No region in the world is safe from piracy. That's the conclusion of Patricia Judd, executive director of international copyright enforcement and trade policy at the Association of American Publishers (AAP) in Washington, D.C. "Piracy is a worldwide phenomenon," Judd says. The AAP estimates losses to its members of more than $600 million a year in about 67 markets across the globe. As more book publishers explore their offshore book manufacturing options, foreign book manufacturers are boosting efforts to lure American publishers. It's all in the name of lowering costs. But does this offshore manufacturing activity put publishers at an increased risk of
A blown knee, an injured ankle and a couch. What started as a chance encounter between a movie producer and a children's book author—both nursing injuries while at a brunch hosted by a mutual friend—has turned into a cross-media franchise to promote the recently published children's book "The Black Belt Club." The happenstance meeting led the people behind the book down a path with other savvy publishing companies engaging in a new wave of audience-building, sales-enhancing efforts that utilize multiple media. Michel Shane, co-president of Hand Picked Films Inc. in Los Angeles, had injured his knee while skiing. Dawn Barnes, karate-guru-turned-author, had injured her ankle.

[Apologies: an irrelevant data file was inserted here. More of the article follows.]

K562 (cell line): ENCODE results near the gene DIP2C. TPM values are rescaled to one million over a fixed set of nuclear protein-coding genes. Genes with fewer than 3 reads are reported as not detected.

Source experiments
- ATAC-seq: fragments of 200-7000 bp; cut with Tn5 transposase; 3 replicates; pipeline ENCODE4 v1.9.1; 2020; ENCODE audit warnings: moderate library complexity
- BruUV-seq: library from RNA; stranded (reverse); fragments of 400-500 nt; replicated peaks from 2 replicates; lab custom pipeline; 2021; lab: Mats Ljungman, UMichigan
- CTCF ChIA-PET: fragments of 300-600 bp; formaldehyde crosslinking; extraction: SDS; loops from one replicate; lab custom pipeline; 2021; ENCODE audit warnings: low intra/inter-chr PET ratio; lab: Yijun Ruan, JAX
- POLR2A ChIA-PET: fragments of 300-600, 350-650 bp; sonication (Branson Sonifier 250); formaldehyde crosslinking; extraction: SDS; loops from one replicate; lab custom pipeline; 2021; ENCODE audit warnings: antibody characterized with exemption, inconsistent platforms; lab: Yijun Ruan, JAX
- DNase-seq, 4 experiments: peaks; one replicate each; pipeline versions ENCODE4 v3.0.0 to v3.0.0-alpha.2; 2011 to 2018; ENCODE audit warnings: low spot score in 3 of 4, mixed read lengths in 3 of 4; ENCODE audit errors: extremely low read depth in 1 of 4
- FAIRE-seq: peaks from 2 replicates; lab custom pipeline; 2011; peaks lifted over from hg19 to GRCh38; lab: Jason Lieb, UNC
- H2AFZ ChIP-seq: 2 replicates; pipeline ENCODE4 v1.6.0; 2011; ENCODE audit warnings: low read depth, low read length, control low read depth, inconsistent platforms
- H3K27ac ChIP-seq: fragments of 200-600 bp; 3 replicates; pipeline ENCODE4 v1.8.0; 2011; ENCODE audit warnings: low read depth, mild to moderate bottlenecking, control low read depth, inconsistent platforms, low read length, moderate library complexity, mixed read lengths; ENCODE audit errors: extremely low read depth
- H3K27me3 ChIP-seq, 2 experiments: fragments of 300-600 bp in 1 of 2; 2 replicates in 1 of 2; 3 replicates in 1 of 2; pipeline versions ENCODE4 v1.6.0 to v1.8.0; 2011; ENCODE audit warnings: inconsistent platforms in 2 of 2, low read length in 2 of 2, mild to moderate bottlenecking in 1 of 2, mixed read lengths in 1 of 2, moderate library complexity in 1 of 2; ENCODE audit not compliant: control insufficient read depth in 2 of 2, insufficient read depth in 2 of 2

Legendary rock musician Neil Young who once sang "Look at Mother Nature on the run in the 1970s," on his classic apocalyptic album "After the Gold Rush" continues his environmental advocacy with his newly released book "greendale." From the content, which focuses on a tragic event that impacts three generations of an American family, to the production process, which relies on recycled paper and soy-based inks, the eco-friendly book is the latest manifestation of Young's "greendale" multimedia project. First an album, followed by a live stage tour and a feature film, "greendale" has now morphed into a companion book highlighting lyrics and stories behind